Submitted by Krista Harding, Southwind Extension
A common plant problem for tomatoes is blossom-end rot. Blossom-end rot causes tomatoes to have a sunken, brown leathery patch on the bottom of the fruit. This problem is most common on tomatoes, however, it can also affect squash, peppers and watermelons.
Blossom-end rot is not a disease. It is caused by a lack of calcium in the developing fruit. Many people often assume that this means there is a corresponding lack of calcium in the soil, but that is not necessarily the case. So what causes blossom-end rot then? There are several possible causes.
Tomato tops often outgrow the root system during cooler spring weather. As long as it is cool, the root system can keep up. Once the weather turns hot and dry, the plant has a problem. Water, with the calcium it carries, goes to the leaves and bypasses the fruit. This causes a spot on the bottom of the tomato to form. The plant will respond with new growth, and the condition corrects itself after a couple of weeks.
Heavy fertilization, especially with ammonium forms of nitrogen, can encourage blossom-end rot. Heavy fertilization encourages more top than root growth and the ammonium form of nitrogen competes with calcium for uptake.
Disturbing the root system, such as hoeing too deep, can also encourage blossom-end rot. Inconsistent watering could also be a factor. Try to keep the soil moist but not waterlogged. Mulching will help because it keeps the soil surface cooler and provides a better environment for root growth.
But, some years you can do everything right and the condition still shows up because of the weather. Remember that blossom-end rot is a temporary condition and plants should come out of it in a couple of weeks. You might want to pick off affected fruit to encourage new fruit formation.
Another tomato plant culprit is stinkbugs. Stinkbug damage appears as golden-yellow, pink or white spots on fruit. Stinkbugs are shield-shaped insects that emit a foul odor when disturbed.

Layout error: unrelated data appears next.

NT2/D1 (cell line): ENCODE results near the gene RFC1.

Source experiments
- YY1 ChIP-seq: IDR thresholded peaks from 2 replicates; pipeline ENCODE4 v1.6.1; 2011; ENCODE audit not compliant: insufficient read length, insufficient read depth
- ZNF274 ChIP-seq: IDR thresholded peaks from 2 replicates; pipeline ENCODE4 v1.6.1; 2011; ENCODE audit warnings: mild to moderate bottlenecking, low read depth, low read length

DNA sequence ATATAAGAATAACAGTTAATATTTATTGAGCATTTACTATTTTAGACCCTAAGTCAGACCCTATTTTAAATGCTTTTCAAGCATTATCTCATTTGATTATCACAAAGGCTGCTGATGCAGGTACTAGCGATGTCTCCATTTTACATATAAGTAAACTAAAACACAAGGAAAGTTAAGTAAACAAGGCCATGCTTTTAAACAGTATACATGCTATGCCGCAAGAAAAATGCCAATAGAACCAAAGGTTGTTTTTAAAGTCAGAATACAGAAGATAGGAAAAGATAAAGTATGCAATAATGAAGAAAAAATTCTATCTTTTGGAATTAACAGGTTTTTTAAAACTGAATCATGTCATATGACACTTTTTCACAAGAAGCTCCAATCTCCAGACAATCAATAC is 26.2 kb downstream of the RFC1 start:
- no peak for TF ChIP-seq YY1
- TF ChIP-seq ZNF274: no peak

Stinkbugs injure the fruit by using its mouthparts to probe. Color development is affected where probing occurs, which results in the off color or cloudy spots. Heavy feeding causes spots to spread and because of that, tomatoes may develop a golden color. If you look closely, you can see pinprick-sized puncture wounds in the middle of the spots. Hard, whitish tissue develops beneath the skin of the area of wounding.
By the time you notice the spots, stinkbugs are often gone. That makes control impossible. The good news is that affected tomatoes are still safe to eat.
Spider mites are also starting to cause significant damage. They love hot, dry weather and the conditions have been favorable for them. Look for leaf stippling (tiny white spots that causes the leaf to appear silver in color) and for webbing on the underneath side of the leaf.
A good strong jet of water will knock them off the leaves. If that doesn’t work, horticulture oils or insecticidal soaps can be used. However, these need to be applied early in the morning when temperatures are cooler and the plant can rehydrate.
As a reminder, the Extension services are free of charge! Take advantage of our expert knowledge to help get your plant questions answered.
Krista Harding is a K-State Research and Extension Agricultural agent assigned to Southwind District. She may be reached at 620-244- 3826 or firstname.lastname@example.org